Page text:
Survival Reloading - Ammo

Reloading is an age old hobby and a "must have" for Survival situations. It requires little to no electricity and effectively supplies the survivalist with a means to "recycle" spent brass; using long-lasting, previously stockpiled components.

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Reloading is an age old hobby and a "must have" for Survival situations. It requires little to no electricity and effectively supplies the survivalist with a means to "recycle" spent brass; using long-lasting, previously stockpiled components.

Many have commenced the task of handloading in search of obvious monetary savings, which are certainly in their future. But come later, rather than sooner: most handloaders will find though, that the addiction to the hobby, the absolute love of handloading, becomes more important than any money that will be saved.

As a survivalist, brainstorming possible scenarios relating to the much discussed SHTF situations that this world could feasibly find itself in, is unavoidable, as well as the desire and the drive to prepare for those uncertain events by stocking up beforehand.

Most likely the question has already crossed your mind...Why handload as a survivalist?
Can't I just stock up on ammo, that I may need when the SHTF?

Well, If you are reading this, you are at least interested in handloading, whether it be for the afore mentioned money savings, or for fine tuning custom rounds for your unique firearms, in order to achieve tighter groups, or maybe to down-load for low recoil, target practice, on some silhouettes at the pistol range...The immediate reasons are actually endless, from hunting to home protection.

Quite frankly, I can not think of a million reasons why handloading would improve the survivalist's lifestyle so much better than just simply stock piling ammo...So I do both.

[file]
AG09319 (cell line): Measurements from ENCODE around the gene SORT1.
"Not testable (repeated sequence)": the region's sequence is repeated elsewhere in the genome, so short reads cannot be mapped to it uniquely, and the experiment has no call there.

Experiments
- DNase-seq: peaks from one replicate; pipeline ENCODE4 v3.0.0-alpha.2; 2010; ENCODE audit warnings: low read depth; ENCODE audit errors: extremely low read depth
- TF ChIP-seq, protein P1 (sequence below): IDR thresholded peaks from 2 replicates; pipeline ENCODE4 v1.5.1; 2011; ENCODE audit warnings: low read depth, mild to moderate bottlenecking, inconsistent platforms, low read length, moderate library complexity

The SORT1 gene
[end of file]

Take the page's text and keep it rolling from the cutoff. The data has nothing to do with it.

However, imagine if you will, that you awake to find that TSHTF for real, and the future purchase of any ammo, with the exception of the black market is over, understandably you have 10,000 rounds of ammo varying from .22LR to .375 H&H packed away...You are taken care of, you are good to go, but wouldn't it be nice, after dropping some small game for dinner, to reach down and pick up that spent 5.56 case knowing that it's life is far from over? As a survivalist, you are planning to live for a long time, so ask your self an honest question, do I really keep enough ammo, on hand at all times, to last me the rest of my life?

Simply having the skill to 'make ammo' for others could also become a very valuable asset...
Consider the guy who failed to put any ammo up, or has simply ran out completely, what would it be worth to him, to acquire a few rounds of ammo for his favorite hunting rifle, to allow him to harvest meat for his hungry family?

If wheat is the survivalists 'magic stock pile food' then irrefutably smokeless powder has to be his 'magic stock pile material'...Kept in a cool closet, it will easily out live you and your grandkids. So now you have the skill, and plenty of powder, your clients will be bringing you their spent cases, along with any lead you may have asked them to scrounge up for you...Casting bullets is an all together different animal, but with tire shops that are known to give wheel weights away by the bucket full, one can sure stock up on the materials needed in a short order.